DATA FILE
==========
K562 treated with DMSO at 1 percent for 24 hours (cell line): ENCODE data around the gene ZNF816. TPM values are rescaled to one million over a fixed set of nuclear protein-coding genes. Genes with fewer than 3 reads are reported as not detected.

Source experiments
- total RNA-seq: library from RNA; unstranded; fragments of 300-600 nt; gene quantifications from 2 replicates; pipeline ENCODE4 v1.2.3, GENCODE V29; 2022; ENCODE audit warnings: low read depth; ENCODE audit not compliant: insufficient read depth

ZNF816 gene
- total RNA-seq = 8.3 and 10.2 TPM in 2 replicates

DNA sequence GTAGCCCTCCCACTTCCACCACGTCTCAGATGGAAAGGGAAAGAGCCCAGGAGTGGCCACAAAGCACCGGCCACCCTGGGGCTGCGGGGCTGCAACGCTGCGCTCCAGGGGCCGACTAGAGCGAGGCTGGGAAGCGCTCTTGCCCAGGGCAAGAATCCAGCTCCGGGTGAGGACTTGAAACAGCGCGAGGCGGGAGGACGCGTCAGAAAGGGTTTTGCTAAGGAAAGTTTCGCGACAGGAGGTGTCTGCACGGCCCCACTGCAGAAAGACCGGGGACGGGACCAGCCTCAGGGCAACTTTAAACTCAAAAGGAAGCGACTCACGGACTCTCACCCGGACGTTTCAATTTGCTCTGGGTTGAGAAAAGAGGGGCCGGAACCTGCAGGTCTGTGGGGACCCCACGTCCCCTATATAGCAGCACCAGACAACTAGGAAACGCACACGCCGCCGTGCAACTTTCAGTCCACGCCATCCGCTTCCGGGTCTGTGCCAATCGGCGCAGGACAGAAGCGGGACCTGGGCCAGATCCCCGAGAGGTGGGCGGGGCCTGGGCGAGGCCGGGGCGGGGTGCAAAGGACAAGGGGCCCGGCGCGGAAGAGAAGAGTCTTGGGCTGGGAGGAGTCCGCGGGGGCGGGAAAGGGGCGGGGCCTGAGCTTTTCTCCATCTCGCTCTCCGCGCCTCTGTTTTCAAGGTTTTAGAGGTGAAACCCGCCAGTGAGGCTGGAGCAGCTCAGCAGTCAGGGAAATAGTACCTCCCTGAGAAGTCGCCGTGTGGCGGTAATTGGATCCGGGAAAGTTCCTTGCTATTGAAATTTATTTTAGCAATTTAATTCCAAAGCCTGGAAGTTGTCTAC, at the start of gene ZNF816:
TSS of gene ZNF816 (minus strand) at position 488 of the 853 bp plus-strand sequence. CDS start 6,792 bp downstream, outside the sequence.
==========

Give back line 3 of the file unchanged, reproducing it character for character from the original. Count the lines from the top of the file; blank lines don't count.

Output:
- total RNA-seq: library from RNA; unstranded; fragments of 300-600 nt; gene quantifications from 2 replicates; pipeline ENCODE4 v1.2.3, GENCODE V29; 2022; ENCODE audit warnings: low read depth; ENCODE audit not compliant: insufficient read depth